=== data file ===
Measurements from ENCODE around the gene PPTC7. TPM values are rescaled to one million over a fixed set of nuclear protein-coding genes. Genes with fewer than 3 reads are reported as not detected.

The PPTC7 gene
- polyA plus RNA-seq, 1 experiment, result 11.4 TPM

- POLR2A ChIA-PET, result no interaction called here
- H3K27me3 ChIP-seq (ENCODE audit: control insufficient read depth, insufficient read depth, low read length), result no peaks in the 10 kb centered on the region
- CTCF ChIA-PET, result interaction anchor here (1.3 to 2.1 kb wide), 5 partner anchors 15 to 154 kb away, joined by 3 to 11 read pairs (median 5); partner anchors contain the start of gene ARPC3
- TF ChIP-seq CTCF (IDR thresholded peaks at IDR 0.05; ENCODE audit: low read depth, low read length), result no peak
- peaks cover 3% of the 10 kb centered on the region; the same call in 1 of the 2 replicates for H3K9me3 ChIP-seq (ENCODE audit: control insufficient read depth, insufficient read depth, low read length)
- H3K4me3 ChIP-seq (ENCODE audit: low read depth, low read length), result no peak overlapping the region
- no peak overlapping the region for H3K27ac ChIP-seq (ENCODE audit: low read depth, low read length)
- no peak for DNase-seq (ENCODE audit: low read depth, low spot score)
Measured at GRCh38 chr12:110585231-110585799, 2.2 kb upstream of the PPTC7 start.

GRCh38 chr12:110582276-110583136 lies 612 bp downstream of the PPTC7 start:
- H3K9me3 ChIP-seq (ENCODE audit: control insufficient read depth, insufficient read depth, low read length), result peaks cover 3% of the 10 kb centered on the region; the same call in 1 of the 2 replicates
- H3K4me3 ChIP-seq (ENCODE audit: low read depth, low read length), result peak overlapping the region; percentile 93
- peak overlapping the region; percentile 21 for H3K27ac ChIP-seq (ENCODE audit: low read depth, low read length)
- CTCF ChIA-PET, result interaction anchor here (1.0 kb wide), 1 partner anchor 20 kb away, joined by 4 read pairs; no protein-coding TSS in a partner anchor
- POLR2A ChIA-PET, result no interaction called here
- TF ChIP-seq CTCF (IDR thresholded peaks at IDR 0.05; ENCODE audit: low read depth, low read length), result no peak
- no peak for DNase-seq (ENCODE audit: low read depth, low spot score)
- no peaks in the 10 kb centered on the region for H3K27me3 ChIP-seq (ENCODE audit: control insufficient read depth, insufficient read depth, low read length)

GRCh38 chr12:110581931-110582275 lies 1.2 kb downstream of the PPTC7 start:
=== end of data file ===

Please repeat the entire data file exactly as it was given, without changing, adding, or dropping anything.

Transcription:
Measurements from ENCODE around the gene PPTC7. TPM values are rescaled to one million over a fixed set of nuclear protein-coding genes. Genes with fewer than 3 reads are reported as not detected.

The PPTC7 gene
- polyA plus RNA-seq, 1 experiment, result 11.4 TPM

- POLR2A ChIA-PET, result no interaction called here
- H3K27me3 ChIP-seq (ENCODE audit: control insufficient read depth, insufficient read depth, low read length), result no peaks in the 10 kb centered on the region
- CTCF ChIA-PET, result interaction anchor here (1.3 to 2.1 kb wide), 5 partner anchors 15 to 154 kb away, joined by 3 to 11 read pairs (median 5); partner anchors contain the start of gene ARPC3
- TF ChIP-seq CTCF (IDR thresholded peaks at IDR 0.05; ENCODE audit: low read depth, low read length), result no peak
- peaks cover 3% of the 10 kb centered on the region; the same call in 1 of the 2 replicates for H3K9me3 ChIP-seq (ENCODE audit: control insufficient read depth, insufficient read depth, low read length)
- H3K4me3 ChIP-seq (ENCODE audit: low read depth, low read length), result no peak overlapping the region
- no peak overlapping the region for H3K27ac ChIP-seq (ENCODE audit: low read depth, low read length)
- no peak for DNase-seq (ENCODE audit: low read depth, low spot score)
Measured at GRCh38 chr12:110585231-110585799, 2.2 kb upstream of the PPTC7 start.

GRCh38 chr12:110582276-110583136 lies 612 bp downstream of the PPTC7 start:
- H3K9me3 ChIP-seq (ENCODE audit: control insufficient read depth, insufficient read depth, low read length), result peaks cover 3% of the 10 kb centered on the region; the same call in 1 of the 2 replicates
- H3K4me3 ChIP-seq (ENCODE audit: low read depth, low read length), result peak overlapping the region; percentile 93
- peak overlapping the region; percentile 21 for H3K27ac ChIP-seq (ENCODE audit: low read depth, low read length)
- CTCF ChIA-PET, result interaction anchor here (1.0 kb wide), 1 partner anchor 20 kb away, joined by 4 read pairs; no protein-coding TSS in a partner anchor
- POLR2A ChIA-PET, result no interaction called here
- TF ChIP-seq CTCF (IDR thresholded peaks at IDR 0.05; ENCODE audit: low read depth, low read length), result no peak
- no peak for DNase-seq (ENCODE audit: low read depth, low spot score)
- no peaks in the 10 kb centered on the region for H3K27me3 ChIP-seq (ENCODE audit: control insufficient read depth, insufficient read depth, low read length)

GRCh38 chr12:110581931-110582275 lies 1.2 kb downstream of the PPTC7 start: